On June 4, 2009, Ms. Tiner was at the nurses' station when she overheard Ms. Stoner say, " I'm going to put a stop to this." Ms. Tiner questioned Ms. Stoner about the comment, and Ms. Stoner said that corrections officer Eric Wellman had acted inappropriately toward her. Ms. Stoner then told Ms. Tiner that she was going to handle the situation herself.

Ms. Tiner reported her conversation with Ms. Stoner to Mr. Pratt, who then reported it to ADC Major Linda Dixon. Ms. Dixon instructed Mr. Pratt to obtain a written statement from Ms. Stoner. Ms. Dixon then interviewed Mr. Wellman in her office and obtained a written statement from him.

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Mr. Wellman first claimed that he had never touched Ms. Stoner " sexually," but admitted to having Ms. Stoner's cell phone number, claiming she gave it to him, and admitted to having called her. The next day, after being placed on administrative leave, Mr. Wellman clarified that he had rubbed Ms. Stoner's shoulders but reported that Ms. Stoner did not indicate to him that she found it offensive. Ms. Stoner maintains that Mr. Wellman was sexually harassing her, obtained her phone number through unknown means, and inappropriately and sexually touched her. Ms. Stoner asserts that she did find it offensive and moved away from him.

Ms. Stoner drafted the following statement regarding the matter:

On a Saturday in the month of March (not sure of date) I was in the pill room pulling up pills and Officer Wellman came to the pharmacy door wanting to talk with me. I let him in the pharmacy. I was standing on the left side of the room and Officer Wellman was leaning on the cabinet on the other side of the room. He started making sexual remarks to me like " I got something for you," " I need to come by and visit you at home," and things that made me feel uncomfortable. I asked him about the ring on his finger and he said it didn't mean anything. I told him it meant something to some woman. As I started out of the pharmacy Officer Wellman came up behind me and ran his hands under my shirt at my waist. I didn't really say anything but that he shouldn't do that. He laughed and said you know you like it Ms. Stoner. On May 30 around noon Officer Wellman came to medical stating he needed his blood pressure checked. I checked his blood pressure and he asked how I had been. I tried to hurry up and get back around into medical because I was feeling uncomfortable. He followed me behind the desk and started massaging my shoulders. Officer Ponder was present on this 2nd occurrence.

(Dkt. No. 44, ¶ 18). In her deposition, Ms. Stoner alleged that during this time Mr. Wellman called her cell phone twice, though she did not answer, and stopped by her house once, leaving after he learned she was not there.

Surveillance camera footage was retrieved for the May 30 incident but purportedly was not available for the March incident. According to Ms. Dixon, the May 30 footage showed that Officer Wellman walked into the nurses' station before Ms. Stoner and rubbed her shoulders for approximately two to three minutes. Ms. Tiner indicated that Ms. Stoner did not appear to enjoy or welcome the behavior.

On June 8, 2009, Ms. Stoner met with Mr. Pratt and defendant John Maples, who is the Warden of the ADC's Newport Complex. Warden Maples claims to stress the agency's alleged zero tolerance for sexual harassment and the importance of reporting it, but he has never terminated anyone's employment for failure to report sexual harassment. The parties agree that Warden Maples was concerned about Ms. Stoner's failure to report the incident and made his concern known to Ms. Stoner. When asked by Warden Maples why she did not report Mr. Wellman's conduct until asked to do so, Ms. Stoner said she thought that she could take care of the situation herself. The parties agree that Ms. Stoner's statements during this meeting regarding the March and May incidents were consistent with what was in her written statement.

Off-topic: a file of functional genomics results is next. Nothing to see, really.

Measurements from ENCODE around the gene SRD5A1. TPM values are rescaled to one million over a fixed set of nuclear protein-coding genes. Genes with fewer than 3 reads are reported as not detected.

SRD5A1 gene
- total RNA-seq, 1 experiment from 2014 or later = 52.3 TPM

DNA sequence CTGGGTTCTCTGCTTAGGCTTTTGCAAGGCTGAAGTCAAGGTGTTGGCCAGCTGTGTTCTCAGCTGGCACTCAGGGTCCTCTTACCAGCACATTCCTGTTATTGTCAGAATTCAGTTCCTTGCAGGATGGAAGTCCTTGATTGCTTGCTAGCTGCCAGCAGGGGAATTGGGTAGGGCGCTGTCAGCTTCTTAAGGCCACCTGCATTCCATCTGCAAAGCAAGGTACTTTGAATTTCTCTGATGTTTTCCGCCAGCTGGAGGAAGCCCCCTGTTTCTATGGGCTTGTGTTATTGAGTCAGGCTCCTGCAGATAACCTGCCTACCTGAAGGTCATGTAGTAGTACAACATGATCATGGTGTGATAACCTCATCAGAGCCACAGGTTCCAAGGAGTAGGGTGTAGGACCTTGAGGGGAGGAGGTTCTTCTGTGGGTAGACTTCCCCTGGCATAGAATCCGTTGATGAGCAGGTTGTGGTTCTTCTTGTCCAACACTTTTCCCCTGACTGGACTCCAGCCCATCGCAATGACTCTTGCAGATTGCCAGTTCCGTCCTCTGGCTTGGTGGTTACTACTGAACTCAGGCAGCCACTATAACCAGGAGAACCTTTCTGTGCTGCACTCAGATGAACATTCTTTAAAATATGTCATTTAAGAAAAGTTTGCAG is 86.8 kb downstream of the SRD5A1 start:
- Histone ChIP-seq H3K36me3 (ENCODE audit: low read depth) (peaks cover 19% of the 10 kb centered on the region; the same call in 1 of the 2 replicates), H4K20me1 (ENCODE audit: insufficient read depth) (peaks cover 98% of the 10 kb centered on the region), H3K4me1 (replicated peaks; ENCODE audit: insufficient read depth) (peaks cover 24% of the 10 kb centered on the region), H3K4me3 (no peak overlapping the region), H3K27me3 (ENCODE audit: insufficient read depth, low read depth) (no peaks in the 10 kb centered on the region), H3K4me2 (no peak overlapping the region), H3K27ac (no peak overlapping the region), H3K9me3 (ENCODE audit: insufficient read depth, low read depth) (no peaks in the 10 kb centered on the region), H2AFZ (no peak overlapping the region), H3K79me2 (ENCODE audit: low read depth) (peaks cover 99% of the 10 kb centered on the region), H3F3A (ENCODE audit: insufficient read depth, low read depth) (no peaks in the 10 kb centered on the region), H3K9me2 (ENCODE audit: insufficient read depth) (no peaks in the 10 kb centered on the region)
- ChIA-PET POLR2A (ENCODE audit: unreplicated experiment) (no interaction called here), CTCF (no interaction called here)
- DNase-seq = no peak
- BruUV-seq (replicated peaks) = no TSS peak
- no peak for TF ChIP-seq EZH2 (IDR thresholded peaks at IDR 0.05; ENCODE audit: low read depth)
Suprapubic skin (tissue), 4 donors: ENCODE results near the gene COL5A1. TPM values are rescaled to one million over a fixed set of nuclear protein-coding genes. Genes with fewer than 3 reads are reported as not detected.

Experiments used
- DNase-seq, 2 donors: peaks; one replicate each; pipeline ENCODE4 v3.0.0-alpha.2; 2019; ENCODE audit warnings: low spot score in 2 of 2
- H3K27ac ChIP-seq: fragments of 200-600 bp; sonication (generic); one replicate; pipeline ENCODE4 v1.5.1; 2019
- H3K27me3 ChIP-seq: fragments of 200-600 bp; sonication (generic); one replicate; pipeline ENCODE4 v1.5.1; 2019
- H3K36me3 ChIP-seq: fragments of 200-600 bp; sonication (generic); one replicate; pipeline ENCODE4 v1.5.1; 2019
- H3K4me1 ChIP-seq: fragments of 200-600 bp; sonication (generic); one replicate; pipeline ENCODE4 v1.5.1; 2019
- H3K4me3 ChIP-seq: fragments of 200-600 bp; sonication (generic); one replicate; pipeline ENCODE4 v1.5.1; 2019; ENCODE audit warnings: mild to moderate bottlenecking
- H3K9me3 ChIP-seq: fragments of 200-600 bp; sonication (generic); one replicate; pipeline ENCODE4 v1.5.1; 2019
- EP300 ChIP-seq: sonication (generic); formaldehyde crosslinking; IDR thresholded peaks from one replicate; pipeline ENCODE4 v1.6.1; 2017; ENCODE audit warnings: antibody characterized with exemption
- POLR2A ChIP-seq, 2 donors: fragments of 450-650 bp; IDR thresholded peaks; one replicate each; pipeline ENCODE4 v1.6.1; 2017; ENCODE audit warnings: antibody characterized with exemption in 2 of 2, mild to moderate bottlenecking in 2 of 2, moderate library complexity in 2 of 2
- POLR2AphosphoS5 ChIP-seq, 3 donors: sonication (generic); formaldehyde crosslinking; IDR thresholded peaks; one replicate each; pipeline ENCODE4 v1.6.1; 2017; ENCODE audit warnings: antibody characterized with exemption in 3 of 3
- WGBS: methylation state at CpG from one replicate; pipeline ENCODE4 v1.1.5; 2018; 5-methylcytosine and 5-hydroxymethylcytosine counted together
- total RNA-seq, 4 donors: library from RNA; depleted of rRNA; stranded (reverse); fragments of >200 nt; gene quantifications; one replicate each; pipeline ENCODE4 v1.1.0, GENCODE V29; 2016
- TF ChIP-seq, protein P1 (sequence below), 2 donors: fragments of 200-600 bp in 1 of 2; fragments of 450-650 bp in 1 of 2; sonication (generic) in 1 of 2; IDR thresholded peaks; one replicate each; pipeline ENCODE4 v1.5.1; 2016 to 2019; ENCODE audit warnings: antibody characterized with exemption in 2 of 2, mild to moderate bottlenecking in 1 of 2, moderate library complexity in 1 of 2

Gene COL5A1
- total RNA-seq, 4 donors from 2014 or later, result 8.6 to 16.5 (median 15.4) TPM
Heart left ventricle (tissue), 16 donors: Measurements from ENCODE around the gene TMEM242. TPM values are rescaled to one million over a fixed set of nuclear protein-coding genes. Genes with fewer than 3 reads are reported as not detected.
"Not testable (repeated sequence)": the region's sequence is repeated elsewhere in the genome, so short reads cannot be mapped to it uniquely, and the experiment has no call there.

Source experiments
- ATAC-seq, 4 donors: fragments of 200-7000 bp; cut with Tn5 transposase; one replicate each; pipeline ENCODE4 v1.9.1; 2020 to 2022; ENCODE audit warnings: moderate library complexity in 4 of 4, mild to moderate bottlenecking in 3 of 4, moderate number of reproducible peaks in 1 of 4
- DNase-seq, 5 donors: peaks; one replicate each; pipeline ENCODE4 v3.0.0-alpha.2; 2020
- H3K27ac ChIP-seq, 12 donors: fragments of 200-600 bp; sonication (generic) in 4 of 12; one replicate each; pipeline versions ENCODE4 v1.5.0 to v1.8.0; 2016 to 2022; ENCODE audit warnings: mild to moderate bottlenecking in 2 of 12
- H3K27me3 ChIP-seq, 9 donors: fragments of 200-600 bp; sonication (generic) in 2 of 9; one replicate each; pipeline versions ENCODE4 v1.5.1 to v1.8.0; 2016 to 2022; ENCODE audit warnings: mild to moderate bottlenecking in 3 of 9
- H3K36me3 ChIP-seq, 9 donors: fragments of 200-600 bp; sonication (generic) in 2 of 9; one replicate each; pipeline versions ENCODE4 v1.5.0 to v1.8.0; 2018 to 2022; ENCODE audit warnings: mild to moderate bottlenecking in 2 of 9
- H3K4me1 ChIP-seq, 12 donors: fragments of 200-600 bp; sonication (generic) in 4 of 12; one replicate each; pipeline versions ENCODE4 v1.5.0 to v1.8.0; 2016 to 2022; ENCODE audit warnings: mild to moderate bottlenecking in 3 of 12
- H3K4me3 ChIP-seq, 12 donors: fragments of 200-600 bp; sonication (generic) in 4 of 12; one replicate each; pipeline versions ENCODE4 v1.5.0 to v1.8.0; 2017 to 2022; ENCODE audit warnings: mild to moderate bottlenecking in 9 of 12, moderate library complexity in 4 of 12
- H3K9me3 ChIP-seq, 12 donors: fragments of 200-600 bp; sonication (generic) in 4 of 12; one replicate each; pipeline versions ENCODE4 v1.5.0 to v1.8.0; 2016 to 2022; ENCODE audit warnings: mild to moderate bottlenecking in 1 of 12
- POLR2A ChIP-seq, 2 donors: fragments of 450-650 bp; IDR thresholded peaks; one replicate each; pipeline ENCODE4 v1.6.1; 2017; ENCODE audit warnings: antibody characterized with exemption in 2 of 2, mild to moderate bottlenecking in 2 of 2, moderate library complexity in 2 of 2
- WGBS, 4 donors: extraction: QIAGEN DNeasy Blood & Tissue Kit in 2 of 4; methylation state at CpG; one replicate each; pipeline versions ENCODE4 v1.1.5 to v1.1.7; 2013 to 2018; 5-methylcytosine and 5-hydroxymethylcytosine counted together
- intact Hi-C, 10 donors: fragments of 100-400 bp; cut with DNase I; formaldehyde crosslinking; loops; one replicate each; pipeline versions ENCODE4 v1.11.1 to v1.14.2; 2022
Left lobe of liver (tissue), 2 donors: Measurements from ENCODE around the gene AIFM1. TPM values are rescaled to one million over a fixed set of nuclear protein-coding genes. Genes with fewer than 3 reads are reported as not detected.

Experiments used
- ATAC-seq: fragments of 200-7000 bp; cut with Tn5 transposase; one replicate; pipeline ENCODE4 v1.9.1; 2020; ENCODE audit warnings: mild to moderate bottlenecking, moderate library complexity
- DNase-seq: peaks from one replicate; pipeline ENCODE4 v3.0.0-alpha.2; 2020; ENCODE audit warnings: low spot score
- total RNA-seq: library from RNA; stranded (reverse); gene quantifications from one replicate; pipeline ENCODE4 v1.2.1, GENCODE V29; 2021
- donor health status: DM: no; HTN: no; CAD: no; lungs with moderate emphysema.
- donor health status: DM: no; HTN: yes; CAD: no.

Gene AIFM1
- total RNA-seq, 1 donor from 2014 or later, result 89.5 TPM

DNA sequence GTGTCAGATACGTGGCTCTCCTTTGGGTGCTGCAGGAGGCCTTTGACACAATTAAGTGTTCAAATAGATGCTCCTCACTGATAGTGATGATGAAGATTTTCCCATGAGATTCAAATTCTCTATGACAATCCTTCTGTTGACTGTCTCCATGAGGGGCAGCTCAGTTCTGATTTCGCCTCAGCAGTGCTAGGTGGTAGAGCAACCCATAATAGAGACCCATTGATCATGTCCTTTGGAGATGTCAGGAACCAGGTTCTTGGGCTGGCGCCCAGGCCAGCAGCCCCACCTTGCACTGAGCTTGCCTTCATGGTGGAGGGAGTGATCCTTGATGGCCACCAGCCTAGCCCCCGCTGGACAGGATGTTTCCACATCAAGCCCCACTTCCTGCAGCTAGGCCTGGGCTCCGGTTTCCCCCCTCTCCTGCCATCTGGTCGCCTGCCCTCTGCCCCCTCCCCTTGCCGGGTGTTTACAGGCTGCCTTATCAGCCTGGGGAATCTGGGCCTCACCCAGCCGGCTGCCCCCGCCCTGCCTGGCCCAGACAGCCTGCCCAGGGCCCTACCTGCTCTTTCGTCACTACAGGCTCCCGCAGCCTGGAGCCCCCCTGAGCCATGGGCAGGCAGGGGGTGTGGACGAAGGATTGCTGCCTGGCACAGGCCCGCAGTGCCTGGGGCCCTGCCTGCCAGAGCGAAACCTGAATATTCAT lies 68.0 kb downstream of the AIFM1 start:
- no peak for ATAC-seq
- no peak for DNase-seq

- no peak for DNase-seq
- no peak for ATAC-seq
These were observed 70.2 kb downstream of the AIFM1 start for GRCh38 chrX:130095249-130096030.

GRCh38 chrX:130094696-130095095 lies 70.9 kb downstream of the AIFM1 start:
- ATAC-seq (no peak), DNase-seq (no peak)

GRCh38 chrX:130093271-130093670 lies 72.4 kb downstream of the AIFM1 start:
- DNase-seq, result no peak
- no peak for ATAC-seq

Ms. Stoner contends that, during the June 8 meeting, Warden Maples told her in an intimidating manner that she was interfering with the livelihood of one of his officers and asked her if she was sure this is what she wanted to do. Ms. Stoner maintains Warden Maples was angry

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based on tone, volume, and facial expression. Ms. Stoner also alleges that Warden Maples claimed that Ms. Stoner filed the charge because her sexual preference was women (Dkt. No. 43, at 5).

Mr. Pratt described the meeting as " a straight-forward conversation of [Warden Maples] questioning [Ms. Stoner]," but testified that Warden Maples talked more about Ms. Stoner and her reporting obligations than Mr. Wellman's conduct and that Warden Maples told Ms. Stoner that she was putting people's livelihoods at stake, particularly Mr. Wellman's (Dkt. No. 44, ¶ 25).

Immediately after the June 8 meeting, Warden Maples barred Ms. Stoner from the Newport Complex, without having reviewed the surveillance footage. Mr. Pratt and Ms. Tiner did not agree with Warden Maples's decision, and both expressed their disagreement to Warden Maples. Mr. Pratt discussed the decision twice with Warden Maples, expressing his disagreement both times. When Ms. Tiner heard of Warden Maples's decision, she " got very angry." (Dkt. No. 47, ¶ 58). Because Ms. Stoner could not report to work, CMS placed her on leave with pay. Warden Maples claims that, at this time, he had only temporarily barred Ms. Stoner from the Newport Complex pending the outcome of the investigation. Ms. Stoner contends that alleged failure to report is not an offense that would lead to being barred from the Newport Complex and that Warden Maples admits this.